Morphology and major parts:
Right dome locates 5th rib (liver makes right side diaphragm higher lvl), Left dome at 5th ICS. 3 main parts exist which area sternal, costal, and lumbar parts. It looks front convex because lumbar part contains IVC and descending aorta so it has no choice to be bulky center.
- Median arcuate lig. has aortic hiatus (T10) and connected medial, lateral arcuate ligs.
- Medial arcuate lig. is thickening fascia covering Psoas Major muscle and its range is from tip of the lumbar vertebrae transverse process to body of L1.
- Lateral arcuate lig. covers Quadratus Lumborum muscle and its range is from L12 transverse process to 12th rib.
- Caval opening (T8~9) : locates at central tendon and contains IVC, terminal branch of right phrenic nerve and lymphatic vessels from liver to mediastinal lymph and middle phrenic. (Caval: relating to Vena Cava. and caval op. is loca. for the central lymph system and right phrenic nerve)
- Esophageal hiatus (T10) : locates at right crus. As esophagus turn left into the stomach, opposite side, right sided crus has to fix the esophagus direction. Since it is muscle, it function as muscle sphincter of esophagus. It contains (ant, post) vagal trunk because this esophageal hiatus is most centered foramen and vagus nerve comes down through the center, and esophagus is linked to the left side stomach, esophageal branch of Left gastric vein passes through this esophageal hiatus. It also has few lymphatic vessels (all foramen is passage of nearby nerve.
- Aortic hiatus (T12) : Since aorta doesn't pierce the diaphragm(very posterior foramen of diaphragm), blood flow is not disturbed by the diaphragm movement. Since thoracic duct crawls down from left clavicle to the middle of the vertebrae, it pass through this aortic hiatus. Sometimes, azygos and hemiazygos pass through this hiatus but usually it ends at the posteriorphrenic recess. Lymphatic vessels from the diaphragm surface of the liver and superior gastric vessel
Four embryonic components :
- Septum transversum: It is composed of mesodermal (since it's skin between the dermis) tissue, forming central tendon of the diaphragm. It grows dorsally from the ventrolateral body wall and separates heart and liver(pericardial cavity, peritoneal cavity). During its development, a large surface of the liver is embedded in the septum transversum. It is identifiable during the 3rd week in the form of large mass of mesodermal tissue cranial to the pericardial cavity and thick incomplete partition between pericardial and abdominal cavity during the 4th week (large opening at this point is pericardioperitoneal canal) Finally septum transversum fuses with dorsal mesentary of the esophagus and pleuroperitoneal membrane.
- Pleuroperitoneal membrane: It completes the partition between thoracic and abdominal cavity and forms the primordial diaphragm. The size of the pleuroperitoneal membrane take a larger portion than that in fetal diaphragm.
- Dorsal mesentery of esophagus: It constitutes the median portion of the diaphragm. The crura of the diaphragm is grown from the myoblast which grows into the dorsal mesentery of the esophagus (in short, esophageal mesentery). It explains how the right and left crura muscle exists in between the parts of the diaphragm.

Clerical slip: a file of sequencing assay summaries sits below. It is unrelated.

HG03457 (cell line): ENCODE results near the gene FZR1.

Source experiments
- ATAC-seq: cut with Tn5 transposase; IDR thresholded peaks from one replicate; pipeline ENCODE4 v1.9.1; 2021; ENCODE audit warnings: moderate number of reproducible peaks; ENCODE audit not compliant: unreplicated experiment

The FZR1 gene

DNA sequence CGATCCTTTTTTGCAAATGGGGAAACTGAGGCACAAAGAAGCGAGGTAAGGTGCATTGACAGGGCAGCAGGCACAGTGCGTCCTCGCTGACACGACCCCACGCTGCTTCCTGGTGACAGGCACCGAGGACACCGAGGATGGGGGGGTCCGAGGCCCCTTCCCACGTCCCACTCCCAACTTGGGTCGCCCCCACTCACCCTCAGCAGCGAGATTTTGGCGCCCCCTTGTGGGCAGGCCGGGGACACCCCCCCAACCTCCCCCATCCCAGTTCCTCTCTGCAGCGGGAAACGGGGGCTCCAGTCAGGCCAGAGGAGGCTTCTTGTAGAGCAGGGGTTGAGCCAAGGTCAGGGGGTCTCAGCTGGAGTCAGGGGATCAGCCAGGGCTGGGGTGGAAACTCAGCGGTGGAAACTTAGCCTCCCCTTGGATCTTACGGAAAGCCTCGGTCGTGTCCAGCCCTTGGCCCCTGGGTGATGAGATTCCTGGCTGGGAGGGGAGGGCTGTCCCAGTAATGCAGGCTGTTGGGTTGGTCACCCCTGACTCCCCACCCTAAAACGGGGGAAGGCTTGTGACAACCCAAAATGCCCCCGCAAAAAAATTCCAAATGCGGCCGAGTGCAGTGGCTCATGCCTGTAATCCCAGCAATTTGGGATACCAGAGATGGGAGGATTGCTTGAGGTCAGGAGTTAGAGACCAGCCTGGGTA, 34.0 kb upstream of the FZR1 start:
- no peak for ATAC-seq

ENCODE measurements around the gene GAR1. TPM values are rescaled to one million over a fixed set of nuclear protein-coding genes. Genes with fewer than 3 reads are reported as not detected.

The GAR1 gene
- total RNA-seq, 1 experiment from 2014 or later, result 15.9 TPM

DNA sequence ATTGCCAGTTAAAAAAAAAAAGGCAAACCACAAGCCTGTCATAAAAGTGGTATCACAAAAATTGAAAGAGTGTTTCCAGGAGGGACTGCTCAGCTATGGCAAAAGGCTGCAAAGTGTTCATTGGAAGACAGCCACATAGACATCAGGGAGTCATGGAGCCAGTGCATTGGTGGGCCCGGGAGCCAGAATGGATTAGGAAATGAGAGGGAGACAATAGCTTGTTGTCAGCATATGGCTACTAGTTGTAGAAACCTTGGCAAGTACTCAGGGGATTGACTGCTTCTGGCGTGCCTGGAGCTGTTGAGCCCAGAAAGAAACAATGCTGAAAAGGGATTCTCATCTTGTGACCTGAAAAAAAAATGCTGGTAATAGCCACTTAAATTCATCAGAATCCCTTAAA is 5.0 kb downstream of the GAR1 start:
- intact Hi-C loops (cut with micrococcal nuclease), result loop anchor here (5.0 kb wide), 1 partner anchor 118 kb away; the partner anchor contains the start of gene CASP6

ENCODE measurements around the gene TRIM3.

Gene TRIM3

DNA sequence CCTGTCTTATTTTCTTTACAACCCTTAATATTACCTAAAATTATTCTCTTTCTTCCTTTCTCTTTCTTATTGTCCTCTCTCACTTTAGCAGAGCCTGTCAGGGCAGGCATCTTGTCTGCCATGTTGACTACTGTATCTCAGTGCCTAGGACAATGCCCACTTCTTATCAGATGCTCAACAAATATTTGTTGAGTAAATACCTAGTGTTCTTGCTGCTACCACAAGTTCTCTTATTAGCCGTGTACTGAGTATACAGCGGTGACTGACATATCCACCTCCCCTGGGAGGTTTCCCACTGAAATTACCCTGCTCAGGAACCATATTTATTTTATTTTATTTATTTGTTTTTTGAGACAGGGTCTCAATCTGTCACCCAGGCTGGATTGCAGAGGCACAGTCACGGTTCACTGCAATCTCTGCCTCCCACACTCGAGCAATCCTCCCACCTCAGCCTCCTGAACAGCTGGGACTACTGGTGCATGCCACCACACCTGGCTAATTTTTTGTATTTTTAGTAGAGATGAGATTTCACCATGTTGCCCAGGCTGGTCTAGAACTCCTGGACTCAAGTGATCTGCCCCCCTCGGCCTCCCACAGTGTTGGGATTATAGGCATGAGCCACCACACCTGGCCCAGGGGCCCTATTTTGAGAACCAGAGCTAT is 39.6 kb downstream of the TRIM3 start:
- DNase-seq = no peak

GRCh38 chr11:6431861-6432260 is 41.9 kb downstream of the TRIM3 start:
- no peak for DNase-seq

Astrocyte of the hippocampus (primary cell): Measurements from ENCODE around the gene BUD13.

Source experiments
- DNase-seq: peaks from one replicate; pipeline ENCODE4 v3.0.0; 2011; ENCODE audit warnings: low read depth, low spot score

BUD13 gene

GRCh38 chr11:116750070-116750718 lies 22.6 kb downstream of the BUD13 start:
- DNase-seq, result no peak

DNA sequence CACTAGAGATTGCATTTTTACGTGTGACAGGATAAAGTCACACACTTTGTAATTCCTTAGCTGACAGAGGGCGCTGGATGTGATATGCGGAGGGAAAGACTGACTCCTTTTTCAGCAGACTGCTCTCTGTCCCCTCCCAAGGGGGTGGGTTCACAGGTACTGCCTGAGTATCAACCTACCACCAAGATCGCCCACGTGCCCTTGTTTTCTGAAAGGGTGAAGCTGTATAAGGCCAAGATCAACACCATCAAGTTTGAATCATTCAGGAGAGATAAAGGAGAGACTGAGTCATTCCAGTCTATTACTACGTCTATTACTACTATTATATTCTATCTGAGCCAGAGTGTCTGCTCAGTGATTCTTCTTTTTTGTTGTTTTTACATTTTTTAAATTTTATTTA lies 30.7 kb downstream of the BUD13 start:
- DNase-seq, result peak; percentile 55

- Muscular ingrowth from lateral body walls: This process is quite late step relative to other parts, which occurs 9th~12th week because the process occurs as the lung and pleural cavity is getting larger. During the process, lateral body wall tissue splits into two layers which are external layer becoming part of the definitive abdominal wall and internal layer which contributes to peripheral part of the diaphragm (external to the pleuroperitoneal membrane). This two layers explain why the sensory innervation of the costal rim of diaphragm (lower intercostal nerve) and other parts of diaphragm (phrenic nerve, this is also motor nerve of the diaphragm). Further extension of the developing pleural cavities into the lateral body walls forms the costodiaphragmatic recess.
Positional change and Innervation of the diaphragm :
- During the 4th week, septum transversum lies opposite to the 3rd to 5th cervical somties.
- During the 5th week, myoblasts from these somties migrate into the developing diaphragm and bringing their nerve fibers (phrenic nerve supplying motor and sensory neuron, which senses superior, inferior domes of the diaphragm, arises from the ventral primary rami of from the 3rd to 5th cervical spinal nerves)
- By the 6th week, developing diaphragm locates at the level of thoracic somties (which explains why the phrenic nerves have descending course from the top whose length in adult is about 30cm long)
- By the beginning of the 8th week, the dorsal part of the diaphragm lies at the level of L1
- The embryonic phrenic nerve enters the diaphragm by passing through the pleuropericardial membrane (Important! : pleuropericardial membrane(more dorsal to the pleuroperitoneal membrane) is different from the pleuroperitoneal membrane; Moore 193pg) and it explains why the phrenic nerves subsequently lie on the fibrous pericardium which is derived from the pleuropericardial membrane.